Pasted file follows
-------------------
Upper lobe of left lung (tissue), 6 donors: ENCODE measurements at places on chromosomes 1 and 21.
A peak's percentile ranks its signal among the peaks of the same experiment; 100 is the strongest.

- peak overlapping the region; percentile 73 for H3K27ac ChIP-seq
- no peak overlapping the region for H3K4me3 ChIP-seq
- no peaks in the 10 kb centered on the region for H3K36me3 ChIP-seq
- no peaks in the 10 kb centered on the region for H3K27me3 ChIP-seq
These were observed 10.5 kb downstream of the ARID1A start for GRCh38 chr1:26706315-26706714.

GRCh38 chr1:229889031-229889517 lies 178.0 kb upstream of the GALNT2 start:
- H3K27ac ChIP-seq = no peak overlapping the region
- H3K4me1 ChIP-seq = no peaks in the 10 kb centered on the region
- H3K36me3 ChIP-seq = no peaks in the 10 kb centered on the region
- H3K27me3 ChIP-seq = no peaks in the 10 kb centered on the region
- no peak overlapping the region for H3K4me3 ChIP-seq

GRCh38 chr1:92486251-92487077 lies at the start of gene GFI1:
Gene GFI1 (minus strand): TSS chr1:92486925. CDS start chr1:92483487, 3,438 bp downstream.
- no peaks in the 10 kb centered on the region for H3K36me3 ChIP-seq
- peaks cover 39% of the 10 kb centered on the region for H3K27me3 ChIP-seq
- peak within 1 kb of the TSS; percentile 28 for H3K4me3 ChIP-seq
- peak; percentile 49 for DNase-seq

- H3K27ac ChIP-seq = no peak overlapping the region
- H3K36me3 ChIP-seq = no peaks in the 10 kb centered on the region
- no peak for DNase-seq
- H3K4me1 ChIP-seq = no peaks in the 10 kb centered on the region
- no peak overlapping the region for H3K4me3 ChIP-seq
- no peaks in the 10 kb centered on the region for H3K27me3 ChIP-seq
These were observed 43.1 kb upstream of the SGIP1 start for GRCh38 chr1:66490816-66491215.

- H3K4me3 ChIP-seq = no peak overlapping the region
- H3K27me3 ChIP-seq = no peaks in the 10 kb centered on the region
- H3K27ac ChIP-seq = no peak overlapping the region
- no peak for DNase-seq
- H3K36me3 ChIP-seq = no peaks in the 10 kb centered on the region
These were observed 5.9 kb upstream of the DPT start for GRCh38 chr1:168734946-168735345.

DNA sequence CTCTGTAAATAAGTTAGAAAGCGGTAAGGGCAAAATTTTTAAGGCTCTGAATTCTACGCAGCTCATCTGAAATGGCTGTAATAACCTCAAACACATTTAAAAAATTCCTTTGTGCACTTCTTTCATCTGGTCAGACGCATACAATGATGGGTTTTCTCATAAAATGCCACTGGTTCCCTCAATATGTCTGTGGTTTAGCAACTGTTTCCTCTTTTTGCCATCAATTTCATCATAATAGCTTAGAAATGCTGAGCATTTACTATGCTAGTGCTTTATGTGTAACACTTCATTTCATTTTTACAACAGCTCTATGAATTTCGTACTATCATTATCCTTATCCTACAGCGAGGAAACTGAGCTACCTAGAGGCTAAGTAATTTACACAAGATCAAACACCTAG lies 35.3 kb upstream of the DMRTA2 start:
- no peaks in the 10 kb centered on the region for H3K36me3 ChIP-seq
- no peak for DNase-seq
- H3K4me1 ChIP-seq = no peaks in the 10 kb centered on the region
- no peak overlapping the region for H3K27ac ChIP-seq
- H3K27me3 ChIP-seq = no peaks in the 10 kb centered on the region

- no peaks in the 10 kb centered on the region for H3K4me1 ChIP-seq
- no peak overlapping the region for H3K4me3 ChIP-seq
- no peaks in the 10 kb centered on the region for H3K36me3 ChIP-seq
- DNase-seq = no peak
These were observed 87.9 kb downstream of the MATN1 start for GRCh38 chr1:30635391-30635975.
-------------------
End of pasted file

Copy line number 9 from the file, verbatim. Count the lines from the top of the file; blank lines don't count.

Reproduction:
- H3K27ac ChIP-seq = no peak overlapping the region